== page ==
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Chap 18 cont 7

Arthrocentesis and bone marrow aspiration

what is arthrocentesis the aspiration of fluid from a joint
symptomes of arthrocentesis are fever of unknown origin, stiffness, limb lameness, leukocytosis, neutrophilia, malaise and anorexia
aspiration of the joint is contraindicated in patients with skin issues, trauma with hemorrhage from movement
materials needed for arthrocentesis sterile gloves, clippers, aseptic scrub, slides, syringes and needles
common sites for arthrocentesis are distal joints, including carpus, tarsus and stifle
for aspiration of the carpus hold the joint in flexion and use the medial radiocarpal joint to avoid cephalic vein
aspiration of the tarsus the jock is held in partial flexion at 90 degrees with the metatarsals and the tibia. the joint in approached medial or laterally
the stifle joint is aspirated in partially flexed during the procedure
normal synovial fluid contains a mixture of small and large mononuclear cells
elevations ted to occur with traumatized or degenerative joints, chronically inflamed joints and joints with osteochondrosis
Polymorphonuclear Neutrophils PMN's generally account for less than 10% of the nucleated cell count.
more severly inflammed joints will have a greater concentration of WBC's with a greater percentage of PMN's
Common sites for bone marrow aspiration are iliac wing, femur and humerus
Bone marrow aspiration is performed to evaluate the cells in the bone marrow
Indications of bone marrow aspiration patients with nonresponsive anemia, thrombocytopenia, neutropenia(w/o spesis), pancytopenia, leukemia, polycythemia and inappropriate RBC response, patients with lymphonma, multiple myeloma.
contraindications of bone marrow aspiration are as follows clotting factor abnormalities, severe thrombocytopenia
Complications of bone marrow aspiration include infection at the site of injection, damage to soft tissue structures, hematoma formation
Materials needed to perform a bone marrow aspiration are aspiration needle, scaple, steril gloves, 12 to 20 syringe, sterile drape, lidocaine, slides and collection tubes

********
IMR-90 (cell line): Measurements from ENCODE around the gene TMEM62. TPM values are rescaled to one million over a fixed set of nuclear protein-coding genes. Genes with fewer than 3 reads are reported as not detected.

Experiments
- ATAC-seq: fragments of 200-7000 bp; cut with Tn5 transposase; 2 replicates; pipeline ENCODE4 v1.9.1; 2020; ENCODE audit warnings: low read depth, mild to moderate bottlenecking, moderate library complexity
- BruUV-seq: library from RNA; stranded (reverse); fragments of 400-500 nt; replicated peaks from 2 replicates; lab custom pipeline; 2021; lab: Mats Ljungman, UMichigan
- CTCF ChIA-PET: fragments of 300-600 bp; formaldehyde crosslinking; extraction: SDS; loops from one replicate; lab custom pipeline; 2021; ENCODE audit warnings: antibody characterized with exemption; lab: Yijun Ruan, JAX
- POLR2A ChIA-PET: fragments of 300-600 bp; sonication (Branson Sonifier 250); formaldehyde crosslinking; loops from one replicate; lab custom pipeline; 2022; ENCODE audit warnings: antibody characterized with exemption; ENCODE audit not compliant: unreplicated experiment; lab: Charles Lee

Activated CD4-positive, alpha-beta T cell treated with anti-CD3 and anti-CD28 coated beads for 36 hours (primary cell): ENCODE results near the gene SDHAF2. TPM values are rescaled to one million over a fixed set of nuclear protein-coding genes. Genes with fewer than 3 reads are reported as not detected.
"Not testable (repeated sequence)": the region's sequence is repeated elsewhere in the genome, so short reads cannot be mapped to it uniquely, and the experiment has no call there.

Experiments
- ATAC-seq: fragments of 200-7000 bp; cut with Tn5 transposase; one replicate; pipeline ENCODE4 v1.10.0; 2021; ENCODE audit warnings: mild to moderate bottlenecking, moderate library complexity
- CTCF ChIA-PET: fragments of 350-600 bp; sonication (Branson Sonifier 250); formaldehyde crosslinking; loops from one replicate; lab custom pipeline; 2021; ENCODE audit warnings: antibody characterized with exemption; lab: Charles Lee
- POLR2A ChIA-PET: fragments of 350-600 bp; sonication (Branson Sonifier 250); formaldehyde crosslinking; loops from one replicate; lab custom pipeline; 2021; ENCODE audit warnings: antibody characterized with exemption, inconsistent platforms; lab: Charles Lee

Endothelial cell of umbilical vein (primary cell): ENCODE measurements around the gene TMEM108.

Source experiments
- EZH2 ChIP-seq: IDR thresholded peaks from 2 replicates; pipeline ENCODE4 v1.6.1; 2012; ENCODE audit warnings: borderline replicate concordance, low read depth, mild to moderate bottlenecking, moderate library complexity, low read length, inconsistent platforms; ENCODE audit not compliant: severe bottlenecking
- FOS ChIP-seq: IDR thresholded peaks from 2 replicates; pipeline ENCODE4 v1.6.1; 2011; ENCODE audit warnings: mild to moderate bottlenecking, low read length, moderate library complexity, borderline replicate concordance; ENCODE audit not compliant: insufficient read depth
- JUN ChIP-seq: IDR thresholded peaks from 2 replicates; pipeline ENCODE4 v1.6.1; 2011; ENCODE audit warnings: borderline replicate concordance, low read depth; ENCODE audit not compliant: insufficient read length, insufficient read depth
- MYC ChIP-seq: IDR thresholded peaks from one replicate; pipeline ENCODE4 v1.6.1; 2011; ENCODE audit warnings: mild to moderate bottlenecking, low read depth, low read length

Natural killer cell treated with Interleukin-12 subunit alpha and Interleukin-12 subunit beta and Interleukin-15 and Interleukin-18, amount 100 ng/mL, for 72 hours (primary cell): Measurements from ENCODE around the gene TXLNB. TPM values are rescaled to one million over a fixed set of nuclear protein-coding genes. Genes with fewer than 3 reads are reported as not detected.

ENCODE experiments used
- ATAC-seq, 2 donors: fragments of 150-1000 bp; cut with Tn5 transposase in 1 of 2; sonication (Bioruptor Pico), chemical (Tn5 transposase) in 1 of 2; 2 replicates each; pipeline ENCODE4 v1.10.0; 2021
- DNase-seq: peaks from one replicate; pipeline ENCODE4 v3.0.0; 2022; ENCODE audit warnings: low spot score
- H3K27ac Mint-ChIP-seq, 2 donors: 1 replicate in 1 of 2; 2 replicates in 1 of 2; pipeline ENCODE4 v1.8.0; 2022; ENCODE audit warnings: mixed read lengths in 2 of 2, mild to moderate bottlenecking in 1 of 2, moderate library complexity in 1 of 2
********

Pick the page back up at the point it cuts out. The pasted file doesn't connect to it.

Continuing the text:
what factors determine the site used age, size and conformation of the patient. Bone marrow of aged patients is less active in long bones than in flat bones
Iliac aspiration involves the patient in sternal or lateral recumbency
bone marrow is usually more viscous than blood and contains bony spicules, is a deeper red and contains fat globules
Humeral aspiration best site because of less tissue, fat and muscle overlying the bone
what is the positioning of the aspiration of the humerus the needle is placed perpendicular to the humeral shaft as the elbow is flexed. the shoulder is rotated externally
femoral aspiration is the same as aspiration from the ilium
femoral aspiration is acheieved by placing the patient is lateral recumbency, the needle is placed within the trochanteric fossa of the femur on the medial aspect of the greater trochanter of the proximal femur
fine needle aspiration is a quick procedure performed to acquire a sample of fluid or tissue cells from an accessible mass in the dermis, viscera or lymph node
FNA aid in the differentiation of inflammation and hyperplasia of the skin or other masses, neoplasia
Complications of FNA include minor hemotoma, tissue damage, and infection
Created by: tnewhouse